Failure, Failure, Failure, Failure, Failure... Success? Part 2
After the previous post on how failure can lead to success, a few people asked something to the effect of, “That sounds great, but how does that work in practice?”
Above is a photo of the emerging “basecamp” for a student initially interested in homelessness. On the right you can see his “User Needs” point of view statement (POV):
“A desperate homeless man in Manhattan who needs to eat and find shelter.”
On the left you can see a sketch of his first prototype solution.
After he pitched his solution to the group, I asked him and his classmates to score his prototype on a scale of 1-10. A score of 10 meant that there was total and complete alignment between his POV statement and the proposed solution. A score of 1 meant no alignment at all.
As you can see, he scored himself a “1” (the large number in the middle of the post-it) and his peers scored him a “1” and a “2,” respectively (the smaller numbers in the bottom corners of the post-it). We talked about why they assigned those scores to the prototype (in short, he created a prototype for an entirely different population with a different need).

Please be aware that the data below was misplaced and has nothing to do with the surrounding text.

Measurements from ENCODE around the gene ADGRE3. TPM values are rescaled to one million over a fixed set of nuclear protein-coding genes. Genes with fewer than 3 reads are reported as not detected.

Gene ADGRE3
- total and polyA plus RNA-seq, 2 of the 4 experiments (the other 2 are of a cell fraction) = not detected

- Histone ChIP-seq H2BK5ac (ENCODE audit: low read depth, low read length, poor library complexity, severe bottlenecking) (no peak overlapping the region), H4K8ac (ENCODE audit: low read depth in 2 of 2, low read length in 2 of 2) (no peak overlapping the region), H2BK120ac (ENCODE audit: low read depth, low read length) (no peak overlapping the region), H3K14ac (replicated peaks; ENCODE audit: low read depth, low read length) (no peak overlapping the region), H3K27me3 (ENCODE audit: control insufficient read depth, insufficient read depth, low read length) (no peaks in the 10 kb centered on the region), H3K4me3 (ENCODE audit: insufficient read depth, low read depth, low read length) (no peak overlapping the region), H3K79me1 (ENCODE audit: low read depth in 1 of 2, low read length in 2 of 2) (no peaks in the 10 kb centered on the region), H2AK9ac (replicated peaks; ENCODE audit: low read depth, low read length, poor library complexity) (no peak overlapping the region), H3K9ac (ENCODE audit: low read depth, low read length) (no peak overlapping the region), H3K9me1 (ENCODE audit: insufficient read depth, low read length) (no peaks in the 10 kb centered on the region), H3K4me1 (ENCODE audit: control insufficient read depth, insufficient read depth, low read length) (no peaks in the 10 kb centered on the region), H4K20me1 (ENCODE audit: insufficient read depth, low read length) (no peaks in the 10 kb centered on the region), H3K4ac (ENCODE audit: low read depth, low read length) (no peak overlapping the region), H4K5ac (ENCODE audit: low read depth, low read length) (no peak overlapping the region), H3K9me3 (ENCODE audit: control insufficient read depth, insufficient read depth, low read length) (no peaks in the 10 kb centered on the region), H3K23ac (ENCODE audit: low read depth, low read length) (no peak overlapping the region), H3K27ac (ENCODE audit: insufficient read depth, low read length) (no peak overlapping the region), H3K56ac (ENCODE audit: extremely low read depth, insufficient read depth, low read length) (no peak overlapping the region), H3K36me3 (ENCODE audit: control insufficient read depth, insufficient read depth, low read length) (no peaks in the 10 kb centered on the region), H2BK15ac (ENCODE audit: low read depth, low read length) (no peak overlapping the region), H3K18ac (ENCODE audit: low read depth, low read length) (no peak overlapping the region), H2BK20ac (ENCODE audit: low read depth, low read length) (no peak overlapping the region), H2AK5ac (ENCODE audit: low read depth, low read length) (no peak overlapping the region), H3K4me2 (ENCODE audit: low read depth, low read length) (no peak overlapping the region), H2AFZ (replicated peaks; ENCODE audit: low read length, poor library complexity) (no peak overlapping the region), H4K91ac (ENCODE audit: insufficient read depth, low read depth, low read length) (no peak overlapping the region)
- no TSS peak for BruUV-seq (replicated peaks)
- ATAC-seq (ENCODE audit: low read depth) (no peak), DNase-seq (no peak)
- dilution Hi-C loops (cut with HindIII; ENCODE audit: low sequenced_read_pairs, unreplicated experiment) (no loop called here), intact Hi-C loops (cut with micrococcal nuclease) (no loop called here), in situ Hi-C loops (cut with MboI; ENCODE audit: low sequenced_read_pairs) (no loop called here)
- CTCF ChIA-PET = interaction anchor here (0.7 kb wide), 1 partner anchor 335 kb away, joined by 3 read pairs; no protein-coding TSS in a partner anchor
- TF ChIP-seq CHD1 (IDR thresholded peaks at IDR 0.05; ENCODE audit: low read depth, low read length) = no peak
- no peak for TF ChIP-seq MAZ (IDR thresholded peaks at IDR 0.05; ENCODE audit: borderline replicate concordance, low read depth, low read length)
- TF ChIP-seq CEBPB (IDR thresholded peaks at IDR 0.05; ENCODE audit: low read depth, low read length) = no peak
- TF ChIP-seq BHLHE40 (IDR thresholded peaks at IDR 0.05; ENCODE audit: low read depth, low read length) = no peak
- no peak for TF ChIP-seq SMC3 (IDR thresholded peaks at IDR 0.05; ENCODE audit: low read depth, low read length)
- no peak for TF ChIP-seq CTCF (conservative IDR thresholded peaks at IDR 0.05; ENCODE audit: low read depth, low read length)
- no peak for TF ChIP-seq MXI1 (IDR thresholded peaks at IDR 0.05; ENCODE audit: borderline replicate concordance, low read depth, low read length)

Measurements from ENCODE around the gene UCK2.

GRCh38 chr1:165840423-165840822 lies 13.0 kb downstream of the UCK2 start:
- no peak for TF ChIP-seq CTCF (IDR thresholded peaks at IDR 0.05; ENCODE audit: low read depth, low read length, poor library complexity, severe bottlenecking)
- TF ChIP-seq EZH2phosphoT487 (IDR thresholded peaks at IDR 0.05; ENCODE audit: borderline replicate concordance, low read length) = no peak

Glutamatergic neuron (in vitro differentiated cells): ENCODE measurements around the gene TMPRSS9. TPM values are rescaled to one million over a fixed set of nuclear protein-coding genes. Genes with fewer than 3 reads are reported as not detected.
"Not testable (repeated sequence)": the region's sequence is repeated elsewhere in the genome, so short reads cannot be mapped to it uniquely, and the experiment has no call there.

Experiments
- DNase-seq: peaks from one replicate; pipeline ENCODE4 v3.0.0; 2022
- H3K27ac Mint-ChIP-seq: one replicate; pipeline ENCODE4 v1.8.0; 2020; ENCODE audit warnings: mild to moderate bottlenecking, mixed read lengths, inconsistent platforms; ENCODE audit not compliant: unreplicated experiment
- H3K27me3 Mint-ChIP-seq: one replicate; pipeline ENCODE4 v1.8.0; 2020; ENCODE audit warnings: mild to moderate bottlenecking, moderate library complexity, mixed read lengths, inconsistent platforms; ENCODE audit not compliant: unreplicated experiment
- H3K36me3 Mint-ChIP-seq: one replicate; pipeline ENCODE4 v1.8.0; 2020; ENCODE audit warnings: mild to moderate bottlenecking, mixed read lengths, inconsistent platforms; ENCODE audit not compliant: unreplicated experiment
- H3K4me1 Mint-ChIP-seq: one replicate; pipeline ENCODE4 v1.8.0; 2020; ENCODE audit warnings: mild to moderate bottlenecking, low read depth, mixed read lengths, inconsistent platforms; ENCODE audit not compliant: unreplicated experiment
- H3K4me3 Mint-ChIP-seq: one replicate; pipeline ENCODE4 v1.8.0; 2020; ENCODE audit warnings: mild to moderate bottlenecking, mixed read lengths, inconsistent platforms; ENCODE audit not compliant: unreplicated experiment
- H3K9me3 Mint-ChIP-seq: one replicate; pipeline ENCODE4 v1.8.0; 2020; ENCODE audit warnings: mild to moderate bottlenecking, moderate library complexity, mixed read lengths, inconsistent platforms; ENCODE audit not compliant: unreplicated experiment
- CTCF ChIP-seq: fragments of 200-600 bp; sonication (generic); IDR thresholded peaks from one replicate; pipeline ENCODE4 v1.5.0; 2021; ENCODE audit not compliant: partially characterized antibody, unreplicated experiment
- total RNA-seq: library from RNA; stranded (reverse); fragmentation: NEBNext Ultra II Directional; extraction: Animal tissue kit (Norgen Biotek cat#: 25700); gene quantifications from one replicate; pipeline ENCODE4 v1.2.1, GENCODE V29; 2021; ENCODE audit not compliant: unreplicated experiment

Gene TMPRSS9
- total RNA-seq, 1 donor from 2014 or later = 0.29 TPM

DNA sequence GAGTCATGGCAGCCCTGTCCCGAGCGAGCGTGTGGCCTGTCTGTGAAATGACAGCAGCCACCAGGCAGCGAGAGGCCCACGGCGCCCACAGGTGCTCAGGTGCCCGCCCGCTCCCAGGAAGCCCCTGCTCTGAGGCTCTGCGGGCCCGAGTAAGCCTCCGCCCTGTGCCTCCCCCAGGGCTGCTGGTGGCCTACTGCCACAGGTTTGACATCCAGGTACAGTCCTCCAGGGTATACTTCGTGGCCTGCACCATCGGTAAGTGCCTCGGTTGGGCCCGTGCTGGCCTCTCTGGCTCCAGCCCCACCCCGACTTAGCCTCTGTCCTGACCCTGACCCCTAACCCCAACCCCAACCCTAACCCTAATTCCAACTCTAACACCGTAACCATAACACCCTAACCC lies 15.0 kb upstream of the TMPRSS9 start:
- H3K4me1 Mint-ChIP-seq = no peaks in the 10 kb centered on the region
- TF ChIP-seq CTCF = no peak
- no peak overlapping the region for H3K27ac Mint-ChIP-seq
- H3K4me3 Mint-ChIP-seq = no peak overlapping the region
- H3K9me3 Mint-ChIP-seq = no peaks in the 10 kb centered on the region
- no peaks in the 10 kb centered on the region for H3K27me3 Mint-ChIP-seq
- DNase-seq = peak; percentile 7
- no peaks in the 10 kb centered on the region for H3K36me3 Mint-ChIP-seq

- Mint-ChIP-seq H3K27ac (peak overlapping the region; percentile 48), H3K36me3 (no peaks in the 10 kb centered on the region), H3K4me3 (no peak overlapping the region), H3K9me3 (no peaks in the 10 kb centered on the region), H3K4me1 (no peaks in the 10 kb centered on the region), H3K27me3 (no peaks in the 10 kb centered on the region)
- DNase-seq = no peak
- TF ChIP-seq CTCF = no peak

“If this were a typical class,” I said, “you would have received an F. And not just an F, but a score about as close to zero as possible. So I’m curious: do you feel like you failed?”
“Well… I guess because I knew that we weren’t being graded.”
“Then how did you feel when you scored yourself and when your peers scored you?”
He paused again.
“I felt like… I was learning something.”
“Learning what, exactly?”
“Either I need to change my prototype or I need to change my POV statement!”
We got a good laugh out of his statement of the obvious, then reflected on the fact that we often design solutions in search of problems, rather than the other way around.
So he learned something not in spite of his “failure,” but rather because of it. From that moment, it would be easier and easier for him and his peers to understand that no experience is ever a failure when they learn something from it.
Failure-as-learning contains the seeds of success.
Thank you for reading this post from Basecamp's blog, Ed:Future. Do you know someone who would find the Ed:Future blog worthwhile reading? Please let them know that they can subscribe here.